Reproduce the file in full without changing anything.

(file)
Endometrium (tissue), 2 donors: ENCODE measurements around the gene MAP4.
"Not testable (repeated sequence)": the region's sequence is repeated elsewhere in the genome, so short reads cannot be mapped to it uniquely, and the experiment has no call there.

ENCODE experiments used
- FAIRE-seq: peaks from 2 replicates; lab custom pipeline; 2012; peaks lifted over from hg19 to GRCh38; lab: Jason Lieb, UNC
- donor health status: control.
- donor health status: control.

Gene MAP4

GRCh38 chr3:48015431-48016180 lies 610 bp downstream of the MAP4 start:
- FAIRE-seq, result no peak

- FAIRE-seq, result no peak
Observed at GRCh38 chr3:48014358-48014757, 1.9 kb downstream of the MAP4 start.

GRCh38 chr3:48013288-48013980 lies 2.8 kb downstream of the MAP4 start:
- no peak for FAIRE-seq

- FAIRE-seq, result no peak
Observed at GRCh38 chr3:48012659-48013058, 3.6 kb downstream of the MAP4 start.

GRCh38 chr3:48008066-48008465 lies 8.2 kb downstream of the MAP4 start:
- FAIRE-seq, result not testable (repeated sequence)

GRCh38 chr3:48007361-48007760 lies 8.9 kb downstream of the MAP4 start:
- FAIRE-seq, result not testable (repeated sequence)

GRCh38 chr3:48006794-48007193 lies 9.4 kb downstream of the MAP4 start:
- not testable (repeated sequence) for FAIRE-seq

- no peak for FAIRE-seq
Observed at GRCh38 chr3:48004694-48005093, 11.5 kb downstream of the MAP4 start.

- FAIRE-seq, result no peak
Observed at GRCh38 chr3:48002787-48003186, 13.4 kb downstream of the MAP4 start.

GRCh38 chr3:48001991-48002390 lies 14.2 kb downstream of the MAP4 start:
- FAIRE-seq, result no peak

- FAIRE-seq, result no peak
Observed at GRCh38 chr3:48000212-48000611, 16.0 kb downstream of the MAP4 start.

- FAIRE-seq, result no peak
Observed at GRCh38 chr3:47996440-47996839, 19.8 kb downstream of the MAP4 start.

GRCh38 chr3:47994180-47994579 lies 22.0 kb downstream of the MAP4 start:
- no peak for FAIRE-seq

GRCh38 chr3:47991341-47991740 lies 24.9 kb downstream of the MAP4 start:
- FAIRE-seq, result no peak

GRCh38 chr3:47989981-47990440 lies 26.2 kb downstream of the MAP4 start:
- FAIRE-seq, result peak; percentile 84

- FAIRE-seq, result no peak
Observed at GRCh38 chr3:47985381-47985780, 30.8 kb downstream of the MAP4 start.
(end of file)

Endometrium (tissue), 2 donors: ENCODE measurements around the gene MAP4.
"Not testable (repeated sequence)": the region's sequence is repeated elsewhere in the genome, so short reads cannot be mapped to it uniquely, and the experiment has no call there.

ENCODE experiments used
- FAIRE-seq: peaks from 2 replicates; lab custom pipeline; 2012; peaks lifted over from hg19 to GRCh38; lab: Jason Lieb, UNC
- donor health status: control.
- donor health status: control.

Gene MAP4

GRCh38 chr3:48015431-48016180 lies 610 bp downstream of the MAP4 start:
- FAIRE-seq, result no peak

- FAIRE-seq, result no peak
Observed at GRCh38 chr3:48014358-48014757, 1.9 kb downstream of the MAP4 start.

GRCh38 chr3:48013288-48013980 lies 2.8 kb downstream of the MAP4 start:
- no peak for FAIRE-seq

- FAIRE-seq, result no peak
Observed at GRCh38 chr3:48012659-48013058, 3.6 kb downstream of the MAP4 start.

GRCh38 chr3:48008066-48008465 lies 8.2 kb downstream of the MAP4 start:
- FAIRE-seq, result not testable (repeated sequence)

GRCh38 chr3:48007361-48007760 lies 8.9 kb downstream of the MAP4 start:
- FAIRE-seq, result not testable (repeated sequence)

GRCh38 chr3:48006794-48007193 lies 9.4 kb downstream of the MAP4 start:
- not testable (repeated sequence) for FAIRE-seq

- no peak for FAIRE-seq
Observed at GRCh38 chr3:48004694-48005093, 11.5 kb downstream of the MAP4 start.

- FAIRE-seq, result no peak
Observed at GRCh38 chr3:48002787-48003186, 13.4 kb downstream of the MAP4 start.

GRCh38 chr3:48001991-48002390 lies 14.2 kb downstream of the MAP4 start:
- FAIRE-seq, result no peak

- FAIRE-seq, result no peak
Observed at GRCh38 chr3:48000212-48000611, 16.0 kb downstream of the MAP4 start.

- FAIRE-seq, result no peak
Observed at GRCh38 chr3:47996440-47996839, 19.8 kb downstream of the MAP4 start.

GRCh38 chr3:47994180-47994579 lies 22.0 kb downstream of the MAP4 start:
- no peak for FAIRE-seq

GRCh38 chr3:47991341-47991740 lies 24.9 kb downstream of the MAP4 start:
- FAIRE-seq, result no peak

GRCh38 chr3:47989981-47990440 lies 26.2 kb downstream of the MAP4 start:
- FAIRE-seq, result peak; percentile 84

- FAIRE-seq, result no peak
Observed at GRCh38 chr3:47985381-47985780, 30.8 kb downstream of the MAP4 start.